added by SnootyBaronet | editNew York Review of Books, V.S. Pritchett

» Add other authors (58 possible)

Author nameRoleType of authorWork?Status
Goncharov, Ivanprimary authorall editionsconfirmed
Bukowska, ElseTranslatorsecondary authorsome editionsconfirmed
Chagall, MarcCover artistsecondary authorsome editionsconfirmed
Duddington, NatalieTranslatorsecondary authorsome editionsconfirmed
Ehre, MiltonIntroductionsecondary authorsome editionsconfirmed
Huisman, WilsTranslatorsecondary authorsome editionsconfirmed
Langeveld, ArthurAfterwordsecondary authorsome editionsconfirmed
Langeveld, ArthurTranslatorsecondary authorsome editionsconfirmed
Magarshack, DavidTranslatorsecondary authorsome editionsconfirmed
Pearl, StephenTranslatorsecondary authorsome editionsconfirmed
Schwartz, MarianTranslatorsecondary authorsome editionsconfirmed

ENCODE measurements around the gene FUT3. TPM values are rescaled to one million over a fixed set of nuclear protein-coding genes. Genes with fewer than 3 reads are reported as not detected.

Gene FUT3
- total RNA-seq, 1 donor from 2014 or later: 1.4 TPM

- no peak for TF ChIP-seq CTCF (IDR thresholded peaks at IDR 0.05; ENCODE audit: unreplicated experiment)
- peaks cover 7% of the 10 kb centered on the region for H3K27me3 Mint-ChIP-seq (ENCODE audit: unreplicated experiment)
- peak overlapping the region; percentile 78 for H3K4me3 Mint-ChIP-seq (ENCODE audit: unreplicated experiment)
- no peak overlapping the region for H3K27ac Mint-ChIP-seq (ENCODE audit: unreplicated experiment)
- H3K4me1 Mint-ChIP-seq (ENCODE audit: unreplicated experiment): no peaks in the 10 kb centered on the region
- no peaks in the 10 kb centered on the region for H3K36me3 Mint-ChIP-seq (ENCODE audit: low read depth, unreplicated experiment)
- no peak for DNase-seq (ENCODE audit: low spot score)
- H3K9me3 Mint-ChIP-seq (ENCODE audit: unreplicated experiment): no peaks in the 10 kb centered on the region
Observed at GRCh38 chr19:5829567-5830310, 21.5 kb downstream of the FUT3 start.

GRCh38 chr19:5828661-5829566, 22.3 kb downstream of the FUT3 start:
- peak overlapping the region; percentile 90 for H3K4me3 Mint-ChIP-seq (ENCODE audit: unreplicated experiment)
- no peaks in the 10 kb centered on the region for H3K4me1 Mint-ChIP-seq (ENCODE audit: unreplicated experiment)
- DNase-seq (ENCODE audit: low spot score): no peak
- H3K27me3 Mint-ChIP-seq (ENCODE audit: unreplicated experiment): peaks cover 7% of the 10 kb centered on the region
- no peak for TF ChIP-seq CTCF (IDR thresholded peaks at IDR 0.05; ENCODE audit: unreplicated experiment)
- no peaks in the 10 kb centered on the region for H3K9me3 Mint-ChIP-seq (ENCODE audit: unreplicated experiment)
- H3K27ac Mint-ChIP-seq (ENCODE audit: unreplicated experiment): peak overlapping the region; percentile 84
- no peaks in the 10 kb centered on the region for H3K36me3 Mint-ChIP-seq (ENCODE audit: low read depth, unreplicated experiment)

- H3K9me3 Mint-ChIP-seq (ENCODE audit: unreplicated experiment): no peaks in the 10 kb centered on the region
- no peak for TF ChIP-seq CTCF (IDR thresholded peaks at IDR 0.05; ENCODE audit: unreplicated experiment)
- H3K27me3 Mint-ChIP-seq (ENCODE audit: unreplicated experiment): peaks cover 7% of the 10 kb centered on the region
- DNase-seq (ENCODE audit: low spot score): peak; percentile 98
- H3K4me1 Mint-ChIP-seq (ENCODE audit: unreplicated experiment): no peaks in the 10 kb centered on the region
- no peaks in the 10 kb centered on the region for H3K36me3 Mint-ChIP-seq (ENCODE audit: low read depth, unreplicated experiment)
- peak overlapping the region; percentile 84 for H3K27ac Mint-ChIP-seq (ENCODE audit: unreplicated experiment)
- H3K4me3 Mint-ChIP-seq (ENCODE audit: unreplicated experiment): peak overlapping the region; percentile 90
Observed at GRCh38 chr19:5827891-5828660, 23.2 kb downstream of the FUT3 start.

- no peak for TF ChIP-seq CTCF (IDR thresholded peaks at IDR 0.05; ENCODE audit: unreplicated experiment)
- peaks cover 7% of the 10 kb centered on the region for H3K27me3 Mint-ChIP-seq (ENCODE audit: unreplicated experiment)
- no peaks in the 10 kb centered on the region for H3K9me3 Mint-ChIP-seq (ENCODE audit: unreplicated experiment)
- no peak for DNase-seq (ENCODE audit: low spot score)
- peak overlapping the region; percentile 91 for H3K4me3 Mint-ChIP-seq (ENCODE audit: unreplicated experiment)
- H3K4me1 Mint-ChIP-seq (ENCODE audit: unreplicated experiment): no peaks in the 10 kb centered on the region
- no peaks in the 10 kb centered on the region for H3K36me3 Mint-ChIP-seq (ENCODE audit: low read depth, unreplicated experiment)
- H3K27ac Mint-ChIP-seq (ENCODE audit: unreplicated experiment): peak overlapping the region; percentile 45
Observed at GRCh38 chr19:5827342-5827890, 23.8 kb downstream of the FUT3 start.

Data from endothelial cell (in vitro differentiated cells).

Wijk, N. vanIntroductionsecondary authorsome editionsconfirmed
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Ilya Ilyitch Oblomov was lying in bed one morning in his flat in Gorohovy Street, in one of the big houses that had almost as many inhabitants as a whole country town.
“Yesterday one has wished, to-day one attains the madly longed-for object, and to-morrow one will blush to think that one ever desired it.”
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The best-known work by the 19th century Russian novelist about a man who lacks willpower and self-confidence.

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Penguin Australia

An edition of this book was published by Penguin Australia.

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Yale University Press

An edition of this book was published by Yale University Press.

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Seven Stories Press

2 editions of this book were published by Seven Stories Press.

Editions: 1583228403, 1583229868